Thursday, September 29, 2022

Crime and fear take center stage in campaigns across the country

One message in campaign ads from Republican candidates and their allies ahead of the Nov. 8 elections is this:

America is a dangerous place. Democrats made it that way.

The ads — in races for governor, U.S. Senate and U.S. House — aim to trigger fear. They typically contain three elements: News reports of violent events; crime statistics; and blame cast on the Democratic candidate, reports Politifact.

One ad attacking New York’s Democratic governor warned voters their lives could be at stake.

"You’re looking at actual violent crimes caught on camera in Kathy Hochul’s New York, and it’s getting much worse on Kathy Hochul’s watch," the narrator says while video clips show  shootings and beatings. "On November 8th, vote like your life depends on it. It just might." 

These types of ads, said Dan Gardner, author of the book "Risk: The Science And Politics Of Fear," are "very deliberately designed to increase the feeling of a lack of safety. They want you to be afraid because that’s effective. 

"Feeling threatened is a great motivation, we’re wired to respond to feelings of threats," he added, referring to voter turnout. "There’s a reason why this is one of the oldest plays in the political playbook."

Political spending on ads about crime, what data shows

In 448 ads from Sept. 1 through Sept. 15 for Senate, House and gubernatorial races, crime was the third-most mentioned issue, behind abortion and inflation, according to an NBC News analysis.

Spending on ads about crime is high. The New York Times reported on Sept. 26, citing data from AdImpact, a subscription service, that in the previous two weeks, Republican candidates and groups spent more than $21 million on ads about crime — more than on any other policy issue — and Democrats spent nearly $17 million.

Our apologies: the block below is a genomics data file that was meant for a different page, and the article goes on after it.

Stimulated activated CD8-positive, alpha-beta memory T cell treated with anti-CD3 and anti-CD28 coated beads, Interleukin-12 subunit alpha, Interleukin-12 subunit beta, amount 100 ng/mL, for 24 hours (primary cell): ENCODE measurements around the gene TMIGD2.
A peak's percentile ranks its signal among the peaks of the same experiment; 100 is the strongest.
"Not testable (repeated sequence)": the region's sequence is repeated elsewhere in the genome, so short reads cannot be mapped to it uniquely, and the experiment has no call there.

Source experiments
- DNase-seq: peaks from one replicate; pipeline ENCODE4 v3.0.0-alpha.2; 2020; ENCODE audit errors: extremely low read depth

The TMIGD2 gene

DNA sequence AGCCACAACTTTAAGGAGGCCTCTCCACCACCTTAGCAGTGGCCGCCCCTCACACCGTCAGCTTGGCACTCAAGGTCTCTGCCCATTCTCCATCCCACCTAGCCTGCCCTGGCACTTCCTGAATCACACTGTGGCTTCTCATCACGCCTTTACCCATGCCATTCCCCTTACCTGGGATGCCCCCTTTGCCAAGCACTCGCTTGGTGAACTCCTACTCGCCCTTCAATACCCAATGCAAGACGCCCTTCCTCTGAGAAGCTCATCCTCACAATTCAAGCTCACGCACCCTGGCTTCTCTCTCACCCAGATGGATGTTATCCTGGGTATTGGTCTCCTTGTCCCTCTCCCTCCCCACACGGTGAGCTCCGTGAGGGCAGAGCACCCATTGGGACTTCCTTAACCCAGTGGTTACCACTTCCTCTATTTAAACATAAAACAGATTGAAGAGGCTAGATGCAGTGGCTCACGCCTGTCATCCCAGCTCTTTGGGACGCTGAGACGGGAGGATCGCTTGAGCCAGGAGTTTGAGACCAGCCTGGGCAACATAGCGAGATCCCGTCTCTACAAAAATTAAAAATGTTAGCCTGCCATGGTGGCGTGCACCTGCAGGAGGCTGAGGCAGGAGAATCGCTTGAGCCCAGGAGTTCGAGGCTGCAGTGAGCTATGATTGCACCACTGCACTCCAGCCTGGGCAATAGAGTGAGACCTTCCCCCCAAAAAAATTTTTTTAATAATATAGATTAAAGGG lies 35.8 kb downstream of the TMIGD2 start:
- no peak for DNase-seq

The ads are rooted in real-world changes. Although nationally, violent crime remains below the record rates of the early 1990s, several categories of violent crime have seen significant increases since the onset of the COVID-19 pandemic in 2020. 

"The murder rate is still 30 percent above its 2019 level," though murders in major cities and shootings nationwide have decreased this year, compared with the same period in 2021, the New York Times reported

In 70 large U.S. cities, aggravated assaults and robberies increased in the first half of 2022, compared with the first half of 2021, while homicides and rapes decreased, according to police department surveys by the Major Cities Chiefs Association, an organization of police executives representing the largest cities in the United States and Canada. 

Candace McCoy, a criminology professor at City University of New York, said the COVID-19 pandemic helped spur increases in violent crime as people recovered from isolation, the loss of loved ones and other residual effects.

"People are just in despair and the trauma radiates," she said. "People get angry when they’re traumatized."